Chertoff defends Department’s dual role
Homeland Security Secretary Michael Chertoff has rejected criticism that the Department of Homeland Security is preoccupied with terror threats, at the expense of preparing for natural disasters like Hurricane Katrina.
“I strongly reject this attempt to drive a wedge between our concerns about terrorism and our concerns about natural disasters,” Chertoff said at a gathering of state emergency management directors meeting in Alexandria, Va.
His strong defense of his agency, in response to criticism by ex-federal disaster chief Michael Brown and others came as a congressional report blamed government-wide ineptitude for mishandling Hurricane Katrina relief, The Associated Press reports.
Chertoff was announcing wide-ranging changes to the nation’s embattled Federal Emergency Management Agency. The changes range from creation of a full-time response force of 1,500 new employees to establishing a more reliable system to report on disasters as they unfold.
A 600-page report by a special Republican-dominated House inquiry into one of the worst natural disasters in U.S. history concluded that late state and local evacuation orders exacerbated an untrained and inexperienced force of federal emergency workers.
It also said President Bush received poor and incomplete counsel about the crisis unfolding in the Gulf Coast. Chertoff has been the target of much of the criticism of the federal response to the hurricane.
Brown, who resigned under pressure as FEMA head, recently told a Senate committee he told the White House and Homeland Security officials on Aug. 29, the day Katrina hit, that major flooding was happening and a levee had been breached.
But both the president and Chertoff said previously that they were unaware of the levee breach until the next day, Aug. 30.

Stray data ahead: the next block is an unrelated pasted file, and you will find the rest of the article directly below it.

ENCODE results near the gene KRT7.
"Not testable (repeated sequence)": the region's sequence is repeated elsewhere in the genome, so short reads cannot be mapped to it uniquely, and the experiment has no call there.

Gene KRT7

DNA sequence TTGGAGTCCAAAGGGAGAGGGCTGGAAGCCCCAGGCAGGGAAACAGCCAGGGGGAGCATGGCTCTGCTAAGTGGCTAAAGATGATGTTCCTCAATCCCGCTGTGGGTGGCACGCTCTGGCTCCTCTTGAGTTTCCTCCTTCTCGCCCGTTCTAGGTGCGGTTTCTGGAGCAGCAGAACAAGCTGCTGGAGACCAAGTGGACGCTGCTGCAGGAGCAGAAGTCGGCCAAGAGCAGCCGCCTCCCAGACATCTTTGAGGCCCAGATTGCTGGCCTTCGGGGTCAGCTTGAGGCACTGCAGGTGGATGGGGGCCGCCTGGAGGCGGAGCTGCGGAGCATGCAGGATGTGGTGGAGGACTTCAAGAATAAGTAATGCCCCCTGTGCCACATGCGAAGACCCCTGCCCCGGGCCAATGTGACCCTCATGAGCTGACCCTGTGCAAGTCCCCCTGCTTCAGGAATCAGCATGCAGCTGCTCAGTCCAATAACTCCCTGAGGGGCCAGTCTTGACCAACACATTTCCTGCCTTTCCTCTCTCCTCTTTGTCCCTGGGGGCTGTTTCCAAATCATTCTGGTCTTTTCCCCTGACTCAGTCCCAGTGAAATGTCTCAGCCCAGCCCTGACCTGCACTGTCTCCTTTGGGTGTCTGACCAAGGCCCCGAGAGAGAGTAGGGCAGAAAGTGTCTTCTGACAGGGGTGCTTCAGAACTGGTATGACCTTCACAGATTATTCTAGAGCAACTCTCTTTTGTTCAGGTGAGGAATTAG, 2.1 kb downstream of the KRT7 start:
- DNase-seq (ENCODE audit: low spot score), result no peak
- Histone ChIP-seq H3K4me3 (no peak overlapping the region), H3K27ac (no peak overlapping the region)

“I want to be clear, as the secretary of Homeland security I am accountable and accept responsibility to the performance of the entire department, good and bad,” Chertoff said. “I also have the responsibility to fix what went wrong.”
Chertoff conceded major communications failures in the hurricane, comparing the situation to “the fog of war.”
“The first step in addressing that fog is to enhance and expand a hardened set of communications capabilities,” Chertoff said.
Among the planned changes at FEMA:
* Tracking trucks carrying food, water, ice, blankets and other emergency supplies by satellite to ensure they arrive at disaster sites quickly and with enough equipment.
* Sending FEMA employees to emergency shelters and other temporary housing venues to register victims for aid, instead of relying on victims to register by phone or the Internet.
* Creating a database of already-approved private contracting firms from disaster regions to remove debris and provide services faster.
* Creating “reconnaissance teams” to report disaster conditions to Homeland Security and FEMA operation centers within hours, and improving communication channels to ensure the information quickly gets to the president and Cabinet-level officials.
* Hiring up to 1,500 new full-time employees as year-round coordinators.